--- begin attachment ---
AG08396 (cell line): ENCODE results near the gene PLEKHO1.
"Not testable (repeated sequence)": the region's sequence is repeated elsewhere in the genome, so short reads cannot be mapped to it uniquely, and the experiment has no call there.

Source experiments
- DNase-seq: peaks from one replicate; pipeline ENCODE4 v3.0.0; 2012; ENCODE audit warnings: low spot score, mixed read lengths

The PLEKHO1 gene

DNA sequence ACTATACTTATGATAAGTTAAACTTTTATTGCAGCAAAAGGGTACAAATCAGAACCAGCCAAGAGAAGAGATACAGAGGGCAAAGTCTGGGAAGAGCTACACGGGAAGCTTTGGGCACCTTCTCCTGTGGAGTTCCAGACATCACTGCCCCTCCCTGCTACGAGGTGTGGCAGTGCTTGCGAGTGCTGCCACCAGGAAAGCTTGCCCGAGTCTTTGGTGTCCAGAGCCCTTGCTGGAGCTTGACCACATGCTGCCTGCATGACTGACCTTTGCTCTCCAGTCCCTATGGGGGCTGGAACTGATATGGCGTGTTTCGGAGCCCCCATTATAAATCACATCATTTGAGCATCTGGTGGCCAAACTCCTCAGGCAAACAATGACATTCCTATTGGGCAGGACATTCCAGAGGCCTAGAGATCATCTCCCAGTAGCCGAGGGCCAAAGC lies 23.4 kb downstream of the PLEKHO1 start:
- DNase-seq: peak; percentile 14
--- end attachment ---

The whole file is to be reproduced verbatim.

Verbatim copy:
AG08396 (cell line): ENCODE results near the gene PLEKHO1.
"Not testable (repeated sequence)": the region's sequence is repeated elsewhere in the genome, so short reads cannot be mapped to it uniquely, and the experiment has no call there.

Source experiments
- DNase-seq: peaks from one replicate; pipeline ENCODE4 v3.0.0; 2012; ENCODE audit warnings: low spot score, mixed read lengths

The PLEKHO1 gene

DNA sequence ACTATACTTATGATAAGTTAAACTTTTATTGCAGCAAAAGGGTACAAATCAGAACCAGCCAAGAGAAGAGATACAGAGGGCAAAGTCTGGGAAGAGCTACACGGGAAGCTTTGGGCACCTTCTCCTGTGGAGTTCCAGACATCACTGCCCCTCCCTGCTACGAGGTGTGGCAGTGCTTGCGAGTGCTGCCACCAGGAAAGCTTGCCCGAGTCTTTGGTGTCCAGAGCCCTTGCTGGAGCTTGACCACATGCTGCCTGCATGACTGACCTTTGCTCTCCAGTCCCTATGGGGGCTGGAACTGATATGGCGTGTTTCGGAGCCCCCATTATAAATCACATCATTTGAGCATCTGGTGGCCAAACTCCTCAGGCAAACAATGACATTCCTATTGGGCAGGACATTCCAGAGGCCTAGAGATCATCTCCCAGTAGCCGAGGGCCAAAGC lies 23.4 kb downstream of the PLEKHO1 start:
- DNase-seq: peak; percentile 14